Graham said the oil disaster has renewed his admiration for the so-called Pork Choppers, a band of North Florida conservatives who ruled Florida through the 1940s and 1950s. While neighboring gulf states were opening their doors and coffers to oil drilling, the Pork Choppers worked together to ban drilling off Florida shores, he said, "because we have more important values in Florida than extraction of our mutual waters."

Until recently, that attitude has dominated Florida politics, Graham said. Not anymore.

"We see there's been a shift in the political winds of Florida on this issue," he said.

A recent proposal to drill off Florida's coasts has revived the question he thought had been put to rest 40 years ago: Is Florida for sale?

"For two-thirds of the 20th century, Florida was defined as a commodity," Graham said after the speech. "If you thought it was too wet, you filled it in. If you thought it was too dry, you dug it up and you packaged it and sold it."

In the 1960s, environmentalists and civic activists urged people to stop thinking of Florida as a commodity and start thinking of it "as a treasure," he said.

"That's the battle that many of us thought was settled and which has now re-emerged. It is now one, if not the, central issue of Florida politics."

Former Sen. Bob Graham warns that oil spill danger hasn't passed 01/14/11 [Last modified: Friday, January 14, 2011 10:38pm]
Photo reprints | Article reprints

© 2017 Tampa Bay Times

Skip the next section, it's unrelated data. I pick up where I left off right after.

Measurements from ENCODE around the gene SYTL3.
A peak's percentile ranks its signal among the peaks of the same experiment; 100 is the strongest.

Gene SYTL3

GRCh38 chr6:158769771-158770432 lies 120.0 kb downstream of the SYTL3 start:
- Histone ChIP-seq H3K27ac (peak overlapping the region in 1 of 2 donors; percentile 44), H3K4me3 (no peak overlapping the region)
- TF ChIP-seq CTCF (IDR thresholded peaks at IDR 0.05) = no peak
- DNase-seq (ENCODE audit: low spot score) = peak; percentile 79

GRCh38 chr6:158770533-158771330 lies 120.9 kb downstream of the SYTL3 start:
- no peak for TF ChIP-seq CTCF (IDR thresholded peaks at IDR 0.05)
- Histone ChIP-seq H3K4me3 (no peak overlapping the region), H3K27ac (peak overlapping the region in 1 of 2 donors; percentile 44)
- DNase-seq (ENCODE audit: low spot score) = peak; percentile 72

Join the discussion: Click to view comments, add yours

Loading...
  1. Lightning edges Red Wings on road

    Lightning Strikes

    DETROIT — The digs were different, the Lightning seeing the masterfully-done new Little Caesar's Arena for the first time.

    Lightning center/Red Wings’ killer Tyler Johnson gets past defenseman Trevor Daley on his way to the first goal of the game.
  2. Armwood pulls away to defeat Plant 27-7, remain undefeated

    Footballpreps

    SEFFNER — First-year Armwood coach Evan Davis pulled out all the stops to get his team psyched for Monday's annual grudge match against Plant.

    Armwood defensive end Malcolm Lamar (97) gets fired up before the start of the game between Plant High School Panthers and the Armwood High School Hawks in Suffer, Fla. on Monday, Oct. 16, 2017.
  3. Clearwater police: Car thief dead after owner fires gun

    Crime

    CLEARWATER — One man is dead after the owner of a car fired shots at the thieves who were stealing it Monday night, police said.

  4. Iraqi forces sweep into Kirkuk, checking Kurdish independence drive

    World

    KIRKUK, Iraq — After weeks of threats and posturing, the Iraqi government began a military assault Monday to curb the independence drive by the nation's Kurdish minority, wresting oil fields and a contested city from separatists pushing to break away from Iraq.

    Iraqi security forces patrol Monday in Tuz Khormato, about 45 miles south of Kirkuk, a disputed city that the government seized in response to last month’s Kurdish vote for independence.
  5. Trump and McConnell strive for unity amid rising tensions

    National

    WASHINGTON — President Donald Trump and Sen. Mitch McConnell, the Republican leader, tried to convey a sense of harmony Monday after months of private feuding that threatened to undermine their party's legislative push in the coming weeks to enact a sweeping tax cut.

    President Donald Trump and Senate Majority Leader Mitch McConnell field questions Monday in the Rose Garden of the White House. “We have been friends for a long time,” Trump said.